Wednesday, August 15, 2012

Gain interest on the gift that keeps on giving!

The parsha continues to discuss the commandment to give charity with an open hand. The Talmud tells us to give charity again and again without being afraid of financial loss. This is hard to wrap your finger around, I am sure, but this is what Hashem commands from us.

If you were to give someone a loan, with a lender who is guaranteed to pay you back, you would feel secure about lending out the loan, right? When we give charity, it is as if our loan is being guaranteed by Hashem Himself (as it states in Mishlai: “One who gives graciously to the poor extends as it were a loan to Hashem, Who will pay back all that is due” (19:17)). In other words, the benefactor will be repaid, but in the world to come, he will receive his full reward.

Hashem promises that He will repay us when we give tzedaka, so why don’t we extend our arms more often?

Mishlai continues to say, “He who gives to the poor will not lack, whereas he who conceals his eyes will have many curses” (28:27). When we give, we are paid back, when we refrain from extending ourselves, the money we should have given will eventually be lost. However, our sages continue saying that you should not give charity to the point where you yourself need charity, rather you should give according to your financial capability.

Moreover, tzadaka can save a person’s life and abolish any Heavenly decrees that were over his head(repentance and prayer are the other two facets where a person can change his fate).

Halachot-laws- of giving tzadaka:
1.     A person should give based on his income: the more you have, the more you should give. If you have an average income, ten percent is recommended, if you have much more, giving up to one-fifth is recommended. (If a rich and poor person give the same amount, the poor person’s charity will be seen as more favorable to Hashem, whereas the rich man may be punished for giving an insufficient amount).
2.     A person is obligated to give charity to those closest to him. (For example, if you have a poor relative, you give precedence to giving to your family first, then neighbors, then communities, etc.).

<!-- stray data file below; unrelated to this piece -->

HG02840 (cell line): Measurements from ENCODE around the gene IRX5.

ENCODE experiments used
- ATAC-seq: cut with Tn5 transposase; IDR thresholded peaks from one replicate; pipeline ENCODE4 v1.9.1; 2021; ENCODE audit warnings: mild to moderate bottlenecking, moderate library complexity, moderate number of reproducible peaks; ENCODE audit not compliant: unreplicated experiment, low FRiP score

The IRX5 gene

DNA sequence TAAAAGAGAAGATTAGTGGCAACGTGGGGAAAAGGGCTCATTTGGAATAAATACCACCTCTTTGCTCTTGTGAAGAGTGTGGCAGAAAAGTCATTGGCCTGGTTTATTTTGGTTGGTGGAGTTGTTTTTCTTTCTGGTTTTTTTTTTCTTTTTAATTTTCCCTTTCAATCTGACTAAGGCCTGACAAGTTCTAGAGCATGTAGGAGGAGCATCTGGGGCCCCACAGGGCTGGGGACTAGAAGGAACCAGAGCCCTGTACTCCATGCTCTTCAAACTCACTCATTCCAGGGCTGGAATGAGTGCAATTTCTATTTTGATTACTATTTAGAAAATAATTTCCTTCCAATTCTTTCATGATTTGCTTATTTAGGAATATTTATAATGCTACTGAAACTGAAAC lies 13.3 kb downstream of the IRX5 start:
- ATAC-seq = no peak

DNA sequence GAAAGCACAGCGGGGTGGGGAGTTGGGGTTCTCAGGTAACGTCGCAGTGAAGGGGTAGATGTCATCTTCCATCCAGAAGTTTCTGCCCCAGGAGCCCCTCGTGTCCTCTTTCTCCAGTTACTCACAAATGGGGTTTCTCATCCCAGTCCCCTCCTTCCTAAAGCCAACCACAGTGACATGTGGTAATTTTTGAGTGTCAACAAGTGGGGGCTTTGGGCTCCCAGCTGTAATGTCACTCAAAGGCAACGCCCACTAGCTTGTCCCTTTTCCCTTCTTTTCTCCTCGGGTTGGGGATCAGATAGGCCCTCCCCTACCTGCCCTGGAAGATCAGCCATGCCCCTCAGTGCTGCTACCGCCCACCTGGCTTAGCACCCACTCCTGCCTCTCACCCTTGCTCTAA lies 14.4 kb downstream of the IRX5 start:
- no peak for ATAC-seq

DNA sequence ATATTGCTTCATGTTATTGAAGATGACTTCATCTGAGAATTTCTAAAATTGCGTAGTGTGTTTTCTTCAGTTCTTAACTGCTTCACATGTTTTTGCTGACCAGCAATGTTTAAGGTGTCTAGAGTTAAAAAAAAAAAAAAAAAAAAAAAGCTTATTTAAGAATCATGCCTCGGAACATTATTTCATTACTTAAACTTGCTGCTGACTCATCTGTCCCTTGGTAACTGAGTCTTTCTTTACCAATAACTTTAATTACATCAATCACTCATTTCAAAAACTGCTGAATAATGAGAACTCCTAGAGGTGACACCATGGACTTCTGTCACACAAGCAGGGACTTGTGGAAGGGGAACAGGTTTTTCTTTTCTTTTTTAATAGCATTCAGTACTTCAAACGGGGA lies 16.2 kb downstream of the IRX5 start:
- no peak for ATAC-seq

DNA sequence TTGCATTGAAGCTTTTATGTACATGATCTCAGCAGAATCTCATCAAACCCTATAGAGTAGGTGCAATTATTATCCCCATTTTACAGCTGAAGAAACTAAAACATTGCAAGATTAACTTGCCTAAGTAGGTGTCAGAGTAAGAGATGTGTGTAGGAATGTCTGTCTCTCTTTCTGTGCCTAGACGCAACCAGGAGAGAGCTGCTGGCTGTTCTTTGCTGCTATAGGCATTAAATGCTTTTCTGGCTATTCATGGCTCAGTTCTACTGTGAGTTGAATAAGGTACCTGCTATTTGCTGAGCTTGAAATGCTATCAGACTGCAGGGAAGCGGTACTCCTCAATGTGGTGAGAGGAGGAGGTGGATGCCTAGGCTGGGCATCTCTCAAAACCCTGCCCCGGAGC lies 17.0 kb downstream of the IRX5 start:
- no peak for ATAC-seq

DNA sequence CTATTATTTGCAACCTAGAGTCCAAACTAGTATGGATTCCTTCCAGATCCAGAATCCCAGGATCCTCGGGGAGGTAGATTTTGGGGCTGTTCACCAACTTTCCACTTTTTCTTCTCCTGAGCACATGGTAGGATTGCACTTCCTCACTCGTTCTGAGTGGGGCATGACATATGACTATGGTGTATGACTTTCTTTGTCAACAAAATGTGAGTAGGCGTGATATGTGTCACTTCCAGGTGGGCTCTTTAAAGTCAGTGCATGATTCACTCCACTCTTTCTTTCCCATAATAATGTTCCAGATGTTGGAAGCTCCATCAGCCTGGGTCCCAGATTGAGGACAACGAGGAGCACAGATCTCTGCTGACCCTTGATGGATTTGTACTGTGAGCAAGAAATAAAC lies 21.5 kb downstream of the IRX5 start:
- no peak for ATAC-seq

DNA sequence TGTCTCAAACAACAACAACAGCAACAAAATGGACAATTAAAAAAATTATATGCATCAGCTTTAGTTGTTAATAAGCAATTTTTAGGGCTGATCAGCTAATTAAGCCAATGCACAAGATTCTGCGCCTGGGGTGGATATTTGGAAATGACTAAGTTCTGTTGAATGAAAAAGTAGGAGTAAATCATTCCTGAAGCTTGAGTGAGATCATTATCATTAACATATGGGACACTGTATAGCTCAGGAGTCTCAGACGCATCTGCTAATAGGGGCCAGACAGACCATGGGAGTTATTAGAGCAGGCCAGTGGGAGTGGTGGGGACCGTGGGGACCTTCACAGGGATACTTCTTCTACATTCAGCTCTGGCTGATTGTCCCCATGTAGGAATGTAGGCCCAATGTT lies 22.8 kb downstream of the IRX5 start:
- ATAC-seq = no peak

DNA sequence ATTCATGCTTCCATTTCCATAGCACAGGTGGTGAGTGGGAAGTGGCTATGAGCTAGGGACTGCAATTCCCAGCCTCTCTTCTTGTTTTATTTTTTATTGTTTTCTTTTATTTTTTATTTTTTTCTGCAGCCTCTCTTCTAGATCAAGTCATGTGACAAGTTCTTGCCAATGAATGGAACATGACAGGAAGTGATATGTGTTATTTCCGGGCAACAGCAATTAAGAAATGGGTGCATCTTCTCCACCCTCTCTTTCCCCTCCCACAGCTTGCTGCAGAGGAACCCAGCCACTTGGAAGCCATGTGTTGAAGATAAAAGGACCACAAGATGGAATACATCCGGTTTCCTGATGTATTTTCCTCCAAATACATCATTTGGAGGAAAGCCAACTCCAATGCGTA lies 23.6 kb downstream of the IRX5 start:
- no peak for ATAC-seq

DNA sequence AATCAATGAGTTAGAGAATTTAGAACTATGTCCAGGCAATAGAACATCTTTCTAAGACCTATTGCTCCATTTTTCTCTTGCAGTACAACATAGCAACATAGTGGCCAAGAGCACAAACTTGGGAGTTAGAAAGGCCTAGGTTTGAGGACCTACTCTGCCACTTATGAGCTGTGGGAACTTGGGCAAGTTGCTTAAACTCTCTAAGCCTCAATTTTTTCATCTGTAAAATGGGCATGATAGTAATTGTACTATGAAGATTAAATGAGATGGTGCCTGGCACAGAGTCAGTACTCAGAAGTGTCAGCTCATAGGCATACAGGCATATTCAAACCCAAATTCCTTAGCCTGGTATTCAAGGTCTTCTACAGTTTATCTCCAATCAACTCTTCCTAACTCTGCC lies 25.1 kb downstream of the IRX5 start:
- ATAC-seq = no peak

3.     Tzadaka is either food or money.
4.     If a poor man asks for charity to buy him clothing, we may investigate the matter further; however, if he asks for food, we must immediately provide for him.
5.     We must give tzadaka happily and give over words of encouragement. A person who gives charity in anger is not merited.
6.     Optimally, giving tzadaka should be done anonymously, where the donor does not know the recipient and the recipient does not know the donor, preventing the recipient from embarrassment. (How amazing is God for even thinking about the psychology of the poor man, His mercy is so great to care about fulfilling their needs so that their struggle to survive is minimized).

7.     The highest level of tzadaka is preventing a Jew from needing tzdaka. By helping a Jew get a job where he can support himself continuously, or lend him money to start a business, etc., you are giving the highest level of tzadaka.  How incredible this would be, helping a person support himself, rather than having him continuously be embarrassed by the fact that he cannot sustain himself and needs financial assistance from others?!

We have to understand that through giving tzadaka, a person is given the greatest opportunity to give, getting a taste of the Creator Himself (Whose essence is complete giving). Without learning to give, what would become of our society?

Moreover, people were created with different financial circumstances for one reason:
 To give those with more the opportunity to give! What’s even more beautiful is that every person is obligated to give, even the poor man has to give, seeing that there is always someone who is more needy than him. The cycle of giving is continuous.
This commandment teaches us that we should all learn to give more! By giving we are actually getting the power to receive. By giving, we are becoming better people, we are developing our character, we are showing that we have bitachon-trust in Hashem- that He will continue to provide for us if we listen to His commandment. Tzadaka truly is the gift that keeps on giving!

No comments:

Post a Comment